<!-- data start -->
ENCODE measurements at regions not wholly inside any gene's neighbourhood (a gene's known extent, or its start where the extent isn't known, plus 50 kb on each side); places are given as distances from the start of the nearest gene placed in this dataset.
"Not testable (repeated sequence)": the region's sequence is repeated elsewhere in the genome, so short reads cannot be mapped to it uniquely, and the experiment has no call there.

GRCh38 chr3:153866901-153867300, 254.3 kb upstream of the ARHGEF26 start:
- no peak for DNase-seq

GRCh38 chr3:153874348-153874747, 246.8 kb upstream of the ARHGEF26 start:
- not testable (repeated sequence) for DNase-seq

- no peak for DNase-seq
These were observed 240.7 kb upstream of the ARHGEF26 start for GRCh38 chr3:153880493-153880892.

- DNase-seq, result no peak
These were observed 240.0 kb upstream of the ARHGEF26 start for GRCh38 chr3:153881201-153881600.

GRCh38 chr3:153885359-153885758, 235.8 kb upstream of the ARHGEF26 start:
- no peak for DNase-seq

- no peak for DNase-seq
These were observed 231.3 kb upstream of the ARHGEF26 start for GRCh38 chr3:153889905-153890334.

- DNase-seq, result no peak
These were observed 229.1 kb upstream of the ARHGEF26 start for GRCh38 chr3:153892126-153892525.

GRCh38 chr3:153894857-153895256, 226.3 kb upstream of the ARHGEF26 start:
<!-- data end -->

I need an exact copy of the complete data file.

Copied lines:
ENCODE measurements at regions not wholly inside any gene's neighbourhood (a gene's known extent, or its start where the extent isn't known, plus 50 kb on each side); places are given as distances from the start of the nearest gene placed in this dataset.
"Not testable (repeated sequence)": the region's sequence is repeated elsewhere in the genome, so short reads cannot be mapped to it uniquely, and the experiment has no call there.

GRCh38 chr3:153866901-153867300, 254.3 kb upstream of the ARHGEF26 start:
- no peak for DNase-seq

GRCh38 chr3:153874348-153874747, 246.8 kb upstream of the ARHGEF26 start:
- not testable (repeated sequence) for DNase-seq

- no peak for DNase-seq
These were observed 240.7 kb upstream of the ARHGEF26 start for GRCh38 chr3:153880493-153880892.

- DNase-seq, result no peak
These were observed 240.0 kb upstream of the ARHGEF26 start for GRCh38 chr3:153881201-153881600.

GRCh38 chr3:153885359-153885758, 235.8 kb upstream of the ARHGEF26 start:
- no peak for DNase-seq

- no peak for DNase-seq
These were observed 231.3 kb upstream of the ARHGEF26 start for GRCh38 chr3:153889905-153890334.

- DNase-seq, result no peak
These were observed 229.1 kb upstream of the ARHGEF26 start for GRCh38 chr3:153892126-153892525.

GRCh38 chr3:153894857-153895256, 226.3 kb upstream of the ARHGEF26 start: